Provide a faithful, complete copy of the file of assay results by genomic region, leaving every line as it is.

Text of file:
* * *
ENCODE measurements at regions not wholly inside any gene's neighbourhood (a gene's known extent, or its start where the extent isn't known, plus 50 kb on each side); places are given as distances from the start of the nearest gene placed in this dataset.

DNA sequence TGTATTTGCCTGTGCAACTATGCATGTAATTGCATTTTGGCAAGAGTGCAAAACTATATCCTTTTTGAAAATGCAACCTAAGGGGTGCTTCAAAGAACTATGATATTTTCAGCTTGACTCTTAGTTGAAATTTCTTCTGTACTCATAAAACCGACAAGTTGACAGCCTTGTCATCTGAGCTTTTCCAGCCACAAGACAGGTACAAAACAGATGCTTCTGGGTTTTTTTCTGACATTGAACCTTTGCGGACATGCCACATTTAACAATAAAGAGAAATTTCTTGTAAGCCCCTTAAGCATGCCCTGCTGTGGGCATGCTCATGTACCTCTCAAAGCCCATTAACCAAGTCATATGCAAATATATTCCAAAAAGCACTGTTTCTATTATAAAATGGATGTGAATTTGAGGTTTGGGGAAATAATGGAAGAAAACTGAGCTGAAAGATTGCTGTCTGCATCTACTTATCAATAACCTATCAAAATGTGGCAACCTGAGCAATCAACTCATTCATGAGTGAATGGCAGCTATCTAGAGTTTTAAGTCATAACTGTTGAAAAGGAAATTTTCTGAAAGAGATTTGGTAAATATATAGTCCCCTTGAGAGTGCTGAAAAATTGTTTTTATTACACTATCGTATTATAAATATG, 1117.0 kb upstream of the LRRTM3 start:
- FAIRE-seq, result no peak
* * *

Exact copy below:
ENCODE measurements at regions not wholly inside any gene's neighbourhood (a gene's known extent, or its start where the extent isn't known, plus 50 kb on each side); places are given as distances from the start of the nearest gene placed in this dataset.

DNA sequence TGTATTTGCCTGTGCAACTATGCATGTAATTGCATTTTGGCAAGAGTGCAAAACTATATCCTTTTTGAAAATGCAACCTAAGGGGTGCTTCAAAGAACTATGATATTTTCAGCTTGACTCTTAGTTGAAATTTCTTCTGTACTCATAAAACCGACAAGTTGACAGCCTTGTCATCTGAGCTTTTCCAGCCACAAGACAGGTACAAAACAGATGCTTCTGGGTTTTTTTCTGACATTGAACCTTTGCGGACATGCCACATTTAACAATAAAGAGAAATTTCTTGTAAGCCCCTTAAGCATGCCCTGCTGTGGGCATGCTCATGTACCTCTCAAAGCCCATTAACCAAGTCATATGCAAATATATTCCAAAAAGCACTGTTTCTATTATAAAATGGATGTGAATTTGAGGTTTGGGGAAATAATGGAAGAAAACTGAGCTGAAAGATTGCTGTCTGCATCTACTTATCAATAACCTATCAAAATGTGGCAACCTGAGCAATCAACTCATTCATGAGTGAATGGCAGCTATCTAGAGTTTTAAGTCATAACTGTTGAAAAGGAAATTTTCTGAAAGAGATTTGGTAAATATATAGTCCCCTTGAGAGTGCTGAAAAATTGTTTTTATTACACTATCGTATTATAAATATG, 1117.0 kb upstream of the LRRTM3 start:
- FAIRE-seq, result no peak